The trucking industry, often perceived as a male-dominated realm, has witnessed the tenacity and skill of numerous women who’ve not just entered the scene but have left an indelible mark. From the times of global wars to our contemporary era, these women have shifted gears, broken stereotypes, and paved the way for many more to follow.
The War Era: Women in the Driver’s Seat
During the trying times of World War I, as men took to the battlefields, women took to the roads, filling the void left behind. They didn’t just fill the positions temporarily; they showcased their skills and capability to run the industry just as efficiently as their male counterparts. But, as peace ensued, societal norms nudged them back into their domestic roles, leaving the trucking scene predominantly male.
Trailblazers in the Trucking Terrain
Let’s talk about some of the women who defied the norms and made their mark:
- Luella Bates: A legend in her own right, Luella drove for Four Wheel Drive Auto Company between 1918 and 1922. By 1920, she had become the first woman to hold a driver’s license in New York.
- Lillie Elizabeth McGee Drennan: As Texas’ first licensed female trucker, Lillie’s story is nothing short of inspirational. Launching a trucking company in the late 1920s with her then-husband, she quickly grew her fleet and workforce. Despite facing discrimination due to her gender and hearing impairment when applying for a commercial driver’s license, Lillie fought back and not only earned her license in 1929 but also received accolades for her safe driving practices. During WWII, her dedication even caught the attention of the U.S. Army, which lauded her for advocating and recruiting female truck drivers.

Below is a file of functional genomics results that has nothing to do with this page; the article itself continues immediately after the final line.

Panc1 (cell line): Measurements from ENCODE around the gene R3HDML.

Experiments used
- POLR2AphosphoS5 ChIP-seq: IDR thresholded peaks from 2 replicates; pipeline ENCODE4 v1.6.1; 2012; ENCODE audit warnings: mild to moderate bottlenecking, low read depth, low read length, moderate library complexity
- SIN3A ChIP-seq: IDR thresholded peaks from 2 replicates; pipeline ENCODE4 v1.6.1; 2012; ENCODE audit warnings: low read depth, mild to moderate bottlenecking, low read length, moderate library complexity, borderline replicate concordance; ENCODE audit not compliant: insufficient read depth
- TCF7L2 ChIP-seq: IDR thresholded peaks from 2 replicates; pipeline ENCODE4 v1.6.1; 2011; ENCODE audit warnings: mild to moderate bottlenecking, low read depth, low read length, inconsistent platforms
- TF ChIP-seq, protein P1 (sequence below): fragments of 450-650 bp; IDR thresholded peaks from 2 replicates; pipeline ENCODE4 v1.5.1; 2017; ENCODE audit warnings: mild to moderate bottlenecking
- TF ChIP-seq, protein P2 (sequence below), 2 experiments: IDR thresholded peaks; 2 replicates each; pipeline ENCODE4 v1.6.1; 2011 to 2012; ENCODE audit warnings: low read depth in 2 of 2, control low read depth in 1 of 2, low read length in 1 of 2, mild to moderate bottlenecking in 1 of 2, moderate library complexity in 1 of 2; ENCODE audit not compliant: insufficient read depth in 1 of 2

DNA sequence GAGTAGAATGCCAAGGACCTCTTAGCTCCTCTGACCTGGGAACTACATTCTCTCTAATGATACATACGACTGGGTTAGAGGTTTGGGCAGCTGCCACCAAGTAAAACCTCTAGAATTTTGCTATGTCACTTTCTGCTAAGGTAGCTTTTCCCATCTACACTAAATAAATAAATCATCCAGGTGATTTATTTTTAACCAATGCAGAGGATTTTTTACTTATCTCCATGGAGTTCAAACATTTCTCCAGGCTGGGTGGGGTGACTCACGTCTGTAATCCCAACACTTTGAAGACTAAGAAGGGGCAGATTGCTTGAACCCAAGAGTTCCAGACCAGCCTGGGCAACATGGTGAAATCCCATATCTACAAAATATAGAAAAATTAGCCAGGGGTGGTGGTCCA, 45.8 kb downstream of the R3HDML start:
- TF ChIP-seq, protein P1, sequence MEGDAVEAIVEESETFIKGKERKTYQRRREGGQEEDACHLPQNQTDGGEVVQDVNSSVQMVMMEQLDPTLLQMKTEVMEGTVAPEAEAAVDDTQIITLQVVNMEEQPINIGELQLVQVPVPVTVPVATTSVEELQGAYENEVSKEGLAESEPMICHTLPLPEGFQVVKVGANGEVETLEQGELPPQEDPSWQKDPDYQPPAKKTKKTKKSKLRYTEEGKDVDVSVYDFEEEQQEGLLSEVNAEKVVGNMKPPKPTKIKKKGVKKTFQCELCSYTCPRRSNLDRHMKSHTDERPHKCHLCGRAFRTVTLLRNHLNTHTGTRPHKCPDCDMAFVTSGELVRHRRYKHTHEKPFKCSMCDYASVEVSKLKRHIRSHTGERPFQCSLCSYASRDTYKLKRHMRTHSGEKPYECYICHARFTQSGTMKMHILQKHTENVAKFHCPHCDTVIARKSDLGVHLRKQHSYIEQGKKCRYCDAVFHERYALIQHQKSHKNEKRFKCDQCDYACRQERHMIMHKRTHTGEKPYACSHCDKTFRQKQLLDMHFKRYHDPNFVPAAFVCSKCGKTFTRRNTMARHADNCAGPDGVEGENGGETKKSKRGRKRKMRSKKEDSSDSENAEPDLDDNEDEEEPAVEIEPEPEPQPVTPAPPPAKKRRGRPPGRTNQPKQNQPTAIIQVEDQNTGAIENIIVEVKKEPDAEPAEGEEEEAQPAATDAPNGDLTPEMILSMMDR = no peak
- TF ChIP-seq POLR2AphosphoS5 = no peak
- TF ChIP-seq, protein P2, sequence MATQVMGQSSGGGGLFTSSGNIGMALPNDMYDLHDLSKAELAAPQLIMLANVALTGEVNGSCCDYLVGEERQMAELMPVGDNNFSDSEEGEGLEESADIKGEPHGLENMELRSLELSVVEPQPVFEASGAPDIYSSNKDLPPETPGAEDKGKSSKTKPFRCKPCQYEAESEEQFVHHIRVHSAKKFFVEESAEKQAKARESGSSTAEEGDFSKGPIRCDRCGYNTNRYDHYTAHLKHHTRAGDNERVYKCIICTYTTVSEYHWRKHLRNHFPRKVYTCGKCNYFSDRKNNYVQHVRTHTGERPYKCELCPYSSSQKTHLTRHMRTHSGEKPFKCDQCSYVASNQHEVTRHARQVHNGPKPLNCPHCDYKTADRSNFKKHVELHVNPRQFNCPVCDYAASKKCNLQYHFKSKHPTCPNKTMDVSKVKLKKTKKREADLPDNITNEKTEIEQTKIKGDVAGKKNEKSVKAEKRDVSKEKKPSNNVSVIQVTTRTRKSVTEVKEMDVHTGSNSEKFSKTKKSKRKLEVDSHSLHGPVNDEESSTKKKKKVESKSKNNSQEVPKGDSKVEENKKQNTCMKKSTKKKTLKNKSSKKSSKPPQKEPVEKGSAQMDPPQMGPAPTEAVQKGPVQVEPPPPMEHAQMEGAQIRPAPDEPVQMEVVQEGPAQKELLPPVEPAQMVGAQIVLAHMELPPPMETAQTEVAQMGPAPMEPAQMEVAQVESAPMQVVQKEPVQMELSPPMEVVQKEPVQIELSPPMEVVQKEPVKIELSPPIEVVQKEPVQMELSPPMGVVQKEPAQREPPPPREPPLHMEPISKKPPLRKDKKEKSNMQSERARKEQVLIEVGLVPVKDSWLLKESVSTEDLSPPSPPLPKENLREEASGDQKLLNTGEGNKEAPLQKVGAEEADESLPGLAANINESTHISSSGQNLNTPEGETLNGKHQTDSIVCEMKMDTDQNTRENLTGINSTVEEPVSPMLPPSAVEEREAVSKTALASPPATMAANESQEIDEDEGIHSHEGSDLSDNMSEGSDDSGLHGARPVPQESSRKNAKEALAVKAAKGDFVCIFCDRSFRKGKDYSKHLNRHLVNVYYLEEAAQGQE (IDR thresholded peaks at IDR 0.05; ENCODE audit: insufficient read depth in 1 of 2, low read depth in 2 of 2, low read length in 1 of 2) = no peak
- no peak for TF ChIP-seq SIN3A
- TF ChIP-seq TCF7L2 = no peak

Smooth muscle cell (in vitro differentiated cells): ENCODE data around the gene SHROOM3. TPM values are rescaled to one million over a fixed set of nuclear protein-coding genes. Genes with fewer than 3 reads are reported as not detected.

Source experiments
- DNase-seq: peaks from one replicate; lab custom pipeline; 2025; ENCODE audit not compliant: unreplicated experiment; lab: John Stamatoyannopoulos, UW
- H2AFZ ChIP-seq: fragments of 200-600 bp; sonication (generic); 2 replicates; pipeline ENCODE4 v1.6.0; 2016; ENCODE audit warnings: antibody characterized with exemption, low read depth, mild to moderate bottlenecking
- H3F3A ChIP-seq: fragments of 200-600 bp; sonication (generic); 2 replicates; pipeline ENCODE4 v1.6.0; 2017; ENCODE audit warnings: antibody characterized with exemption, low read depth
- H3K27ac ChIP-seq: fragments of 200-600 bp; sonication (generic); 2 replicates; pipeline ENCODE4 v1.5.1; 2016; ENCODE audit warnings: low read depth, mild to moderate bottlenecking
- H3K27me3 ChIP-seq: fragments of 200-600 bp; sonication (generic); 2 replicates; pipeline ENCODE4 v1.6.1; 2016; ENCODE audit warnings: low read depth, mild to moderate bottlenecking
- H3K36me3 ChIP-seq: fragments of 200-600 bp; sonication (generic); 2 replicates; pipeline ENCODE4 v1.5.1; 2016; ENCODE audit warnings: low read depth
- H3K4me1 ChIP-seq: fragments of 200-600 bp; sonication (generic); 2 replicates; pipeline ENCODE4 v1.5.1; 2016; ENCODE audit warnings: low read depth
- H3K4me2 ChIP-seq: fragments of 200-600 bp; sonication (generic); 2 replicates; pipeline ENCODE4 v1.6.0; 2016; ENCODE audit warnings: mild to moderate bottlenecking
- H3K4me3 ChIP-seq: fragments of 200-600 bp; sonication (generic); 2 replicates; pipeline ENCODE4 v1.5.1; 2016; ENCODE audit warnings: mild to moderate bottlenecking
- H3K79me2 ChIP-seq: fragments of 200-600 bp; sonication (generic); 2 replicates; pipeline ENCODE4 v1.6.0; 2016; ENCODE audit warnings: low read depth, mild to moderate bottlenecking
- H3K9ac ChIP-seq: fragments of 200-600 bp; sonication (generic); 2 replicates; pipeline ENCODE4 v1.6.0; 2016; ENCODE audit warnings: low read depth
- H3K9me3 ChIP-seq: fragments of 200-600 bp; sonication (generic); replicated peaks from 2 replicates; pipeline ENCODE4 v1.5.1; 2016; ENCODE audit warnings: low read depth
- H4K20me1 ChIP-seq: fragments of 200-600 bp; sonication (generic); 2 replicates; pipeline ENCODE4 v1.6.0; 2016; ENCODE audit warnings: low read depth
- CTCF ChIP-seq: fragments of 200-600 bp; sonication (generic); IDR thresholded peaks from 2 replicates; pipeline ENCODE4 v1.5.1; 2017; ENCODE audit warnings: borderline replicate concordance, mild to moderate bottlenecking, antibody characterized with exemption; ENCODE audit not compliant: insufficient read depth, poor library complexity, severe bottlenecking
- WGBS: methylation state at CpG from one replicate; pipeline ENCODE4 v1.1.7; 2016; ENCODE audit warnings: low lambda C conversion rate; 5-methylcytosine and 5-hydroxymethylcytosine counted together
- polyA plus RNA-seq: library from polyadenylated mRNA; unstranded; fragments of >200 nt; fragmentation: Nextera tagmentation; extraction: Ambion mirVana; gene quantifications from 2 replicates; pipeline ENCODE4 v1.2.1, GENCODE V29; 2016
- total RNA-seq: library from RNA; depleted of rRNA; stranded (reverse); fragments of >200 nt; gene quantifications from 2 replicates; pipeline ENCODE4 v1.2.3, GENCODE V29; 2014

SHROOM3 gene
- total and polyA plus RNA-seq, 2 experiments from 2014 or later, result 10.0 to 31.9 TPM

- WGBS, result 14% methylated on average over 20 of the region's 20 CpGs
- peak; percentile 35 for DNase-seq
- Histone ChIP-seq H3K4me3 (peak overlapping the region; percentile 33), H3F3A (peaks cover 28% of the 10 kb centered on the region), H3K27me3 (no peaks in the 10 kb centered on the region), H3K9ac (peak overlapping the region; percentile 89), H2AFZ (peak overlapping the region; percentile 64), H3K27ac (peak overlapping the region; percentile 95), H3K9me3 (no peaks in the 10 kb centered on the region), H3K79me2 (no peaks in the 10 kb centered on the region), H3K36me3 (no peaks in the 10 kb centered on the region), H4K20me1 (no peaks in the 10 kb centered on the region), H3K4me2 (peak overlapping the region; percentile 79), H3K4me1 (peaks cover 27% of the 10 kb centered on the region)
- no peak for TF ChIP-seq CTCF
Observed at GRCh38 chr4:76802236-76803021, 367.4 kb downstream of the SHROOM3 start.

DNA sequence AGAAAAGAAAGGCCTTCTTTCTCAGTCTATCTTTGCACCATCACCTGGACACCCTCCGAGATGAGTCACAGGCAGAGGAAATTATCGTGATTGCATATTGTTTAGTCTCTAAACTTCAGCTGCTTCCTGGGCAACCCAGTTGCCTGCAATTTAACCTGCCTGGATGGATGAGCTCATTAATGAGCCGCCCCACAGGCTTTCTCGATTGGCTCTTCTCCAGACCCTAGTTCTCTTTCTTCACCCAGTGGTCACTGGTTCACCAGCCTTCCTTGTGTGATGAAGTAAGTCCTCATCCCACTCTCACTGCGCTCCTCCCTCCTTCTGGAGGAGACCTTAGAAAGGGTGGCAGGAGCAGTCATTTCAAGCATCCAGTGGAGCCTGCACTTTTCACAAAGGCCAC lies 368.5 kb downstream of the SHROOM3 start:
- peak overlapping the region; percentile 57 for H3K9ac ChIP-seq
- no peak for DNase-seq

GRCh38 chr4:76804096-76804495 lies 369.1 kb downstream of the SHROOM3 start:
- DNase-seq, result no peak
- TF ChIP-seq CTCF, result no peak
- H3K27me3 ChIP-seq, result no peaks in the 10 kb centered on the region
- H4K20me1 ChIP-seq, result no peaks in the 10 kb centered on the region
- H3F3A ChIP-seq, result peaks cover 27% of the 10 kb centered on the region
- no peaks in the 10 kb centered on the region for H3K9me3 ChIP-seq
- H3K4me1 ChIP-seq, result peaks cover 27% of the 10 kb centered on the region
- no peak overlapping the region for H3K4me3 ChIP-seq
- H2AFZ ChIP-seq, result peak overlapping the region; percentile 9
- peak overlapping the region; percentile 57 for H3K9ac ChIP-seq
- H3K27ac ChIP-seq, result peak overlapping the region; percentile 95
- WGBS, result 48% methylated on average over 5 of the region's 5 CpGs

- Andra Rush: Founder of the Rush Trucking Corporation, she started with just one van and a few contracts. Today, her company boasts over a thousand trucks in operation.
- Stephanie Klang: With over three decades of experience in trucking, Stephanie has been a long-time advocate for women in the industry and has been recognized multiple times for her impeccable safety record.
- Adriesue “Bitsy” Gomez: A fierce advocate for women in trucking, Bitsy founded the Coalition of Women Truck Drivers, a support group to address issues faced by women in the industry.
Tackling the Challenges & Leading the Charge
While the legacy of these stalwarts is impressive, it’s essential to note that challenges persist. From facing gender-bias and safety concerns to juggling personal and professional roles, women in trucking are constantly proving their mettle. Organizations like the Women in Trucking Association continue to amplify their voices and address their unique needs. As of 2022, women represent a respectable 13.7% of professional drivers, indicating a positive change in industry dynamics.
Joyride, recognizing the potential of women in driving change, is at the forefront of this revolution. With a concerted effort to recruit, train, and support female drivers, Joyride stands as a testament to the future of a more inclusive trucking industry.
Let’s drive into the future, championing the spirit of these incredible women. Until next time, keep trucking and stay inspired!